Acacia exocarpoides facts for kids
Quick facts for kidsAcacia exocarpoides
|Occurrence data from AVH|
Acacia exocarpoides is a shrub belonging to the genus Acacia and the subgenus Phyllodineae native to Western Australia.
The broom-shaped fastigiate shrub typically grows to a height of 1.0 to 3.0 metres (3 to 10 ft). The ascending outermost terete branchlets are straight and slightly divided. The branchlets are striate and ash-grey or pale green when young. The sparse, erect phyllodes shed frequently and have a length of 8 to 18 mm (0.31 to 0.71 in) with a width of 1 mm (0.039 in). They have a narrow base have four nerves and are scarcely pungent,. It produces yellow flowers from June to August.
The species was first formally described by the botanist William Vincent Fitzgerald in 1904 as part of the work Additions to the West Australian Flora as published in the Journal of the West Australian Natural History Society. The species was reclassified as Racosperma exocarpoides in 2003 by Leslie Pedley then transferred back into the genus Acacia in 2006.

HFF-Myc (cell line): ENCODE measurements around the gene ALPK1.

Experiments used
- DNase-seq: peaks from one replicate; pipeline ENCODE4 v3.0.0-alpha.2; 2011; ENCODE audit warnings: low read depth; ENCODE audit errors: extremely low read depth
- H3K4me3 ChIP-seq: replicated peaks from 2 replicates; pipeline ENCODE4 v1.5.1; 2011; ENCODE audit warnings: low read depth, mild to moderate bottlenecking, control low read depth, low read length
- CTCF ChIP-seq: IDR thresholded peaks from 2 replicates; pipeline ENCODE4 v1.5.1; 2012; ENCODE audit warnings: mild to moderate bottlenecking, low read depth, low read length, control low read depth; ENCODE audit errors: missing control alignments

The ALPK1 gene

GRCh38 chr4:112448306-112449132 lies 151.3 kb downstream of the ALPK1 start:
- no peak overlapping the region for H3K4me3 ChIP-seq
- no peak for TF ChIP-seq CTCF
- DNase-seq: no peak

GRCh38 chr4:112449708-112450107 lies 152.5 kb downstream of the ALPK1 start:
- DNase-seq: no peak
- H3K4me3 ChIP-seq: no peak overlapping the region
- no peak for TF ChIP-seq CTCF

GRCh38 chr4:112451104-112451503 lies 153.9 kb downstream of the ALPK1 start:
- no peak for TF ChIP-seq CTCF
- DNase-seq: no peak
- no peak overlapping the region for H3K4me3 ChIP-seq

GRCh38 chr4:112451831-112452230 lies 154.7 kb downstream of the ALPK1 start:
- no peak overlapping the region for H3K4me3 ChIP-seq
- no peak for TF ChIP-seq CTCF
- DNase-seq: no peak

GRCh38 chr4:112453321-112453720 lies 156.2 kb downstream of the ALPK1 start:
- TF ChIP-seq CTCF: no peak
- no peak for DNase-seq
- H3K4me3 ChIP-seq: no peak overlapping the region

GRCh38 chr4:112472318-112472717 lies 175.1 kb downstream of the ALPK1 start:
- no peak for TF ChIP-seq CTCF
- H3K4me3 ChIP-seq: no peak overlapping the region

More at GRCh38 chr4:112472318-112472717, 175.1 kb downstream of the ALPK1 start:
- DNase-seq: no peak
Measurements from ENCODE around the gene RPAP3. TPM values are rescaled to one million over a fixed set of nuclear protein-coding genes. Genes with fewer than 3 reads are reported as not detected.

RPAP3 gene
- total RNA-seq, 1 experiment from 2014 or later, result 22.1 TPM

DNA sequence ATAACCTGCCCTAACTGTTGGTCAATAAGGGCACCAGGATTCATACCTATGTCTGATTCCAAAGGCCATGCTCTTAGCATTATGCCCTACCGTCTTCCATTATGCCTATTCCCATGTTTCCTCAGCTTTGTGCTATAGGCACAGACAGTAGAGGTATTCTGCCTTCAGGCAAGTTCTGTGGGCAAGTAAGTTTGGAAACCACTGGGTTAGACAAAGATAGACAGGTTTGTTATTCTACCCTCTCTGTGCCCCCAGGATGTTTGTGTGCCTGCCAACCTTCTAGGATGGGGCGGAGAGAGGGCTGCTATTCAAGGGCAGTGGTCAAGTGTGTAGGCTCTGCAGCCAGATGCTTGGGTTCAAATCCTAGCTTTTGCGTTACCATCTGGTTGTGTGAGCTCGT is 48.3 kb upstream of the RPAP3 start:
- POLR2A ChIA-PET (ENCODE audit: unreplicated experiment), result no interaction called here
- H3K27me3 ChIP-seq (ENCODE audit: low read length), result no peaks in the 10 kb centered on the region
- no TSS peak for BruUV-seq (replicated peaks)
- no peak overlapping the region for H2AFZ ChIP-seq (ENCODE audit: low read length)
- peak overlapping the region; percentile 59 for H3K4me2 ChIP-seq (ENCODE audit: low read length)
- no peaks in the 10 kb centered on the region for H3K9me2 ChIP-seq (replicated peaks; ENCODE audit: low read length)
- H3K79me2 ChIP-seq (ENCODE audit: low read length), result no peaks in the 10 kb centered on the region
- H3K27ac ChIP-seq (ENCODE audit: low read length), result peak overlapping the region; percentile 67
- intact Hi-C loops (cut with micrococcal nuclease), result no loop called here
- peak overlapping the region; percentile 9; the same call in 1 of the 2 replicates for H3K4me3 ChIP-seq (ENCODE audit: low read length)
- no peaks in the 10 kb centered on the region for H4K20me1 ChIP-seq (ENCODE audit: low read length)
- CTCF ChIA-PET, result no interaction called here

It is endemic to an area in the Goldfields-Esperance, Wheatbelt and Mid West regions of Western Australia. It has a scattered distribution the south-western arid zone, and is found near Meekatharra and between Mullewa to Mount Magnet through to Rason Lake in the Great Victoria Desert. It is found on plains and rocky outcrops and grows in rocky clay loam soils and is commonly associated with Acacia aneura (mulga) communities.
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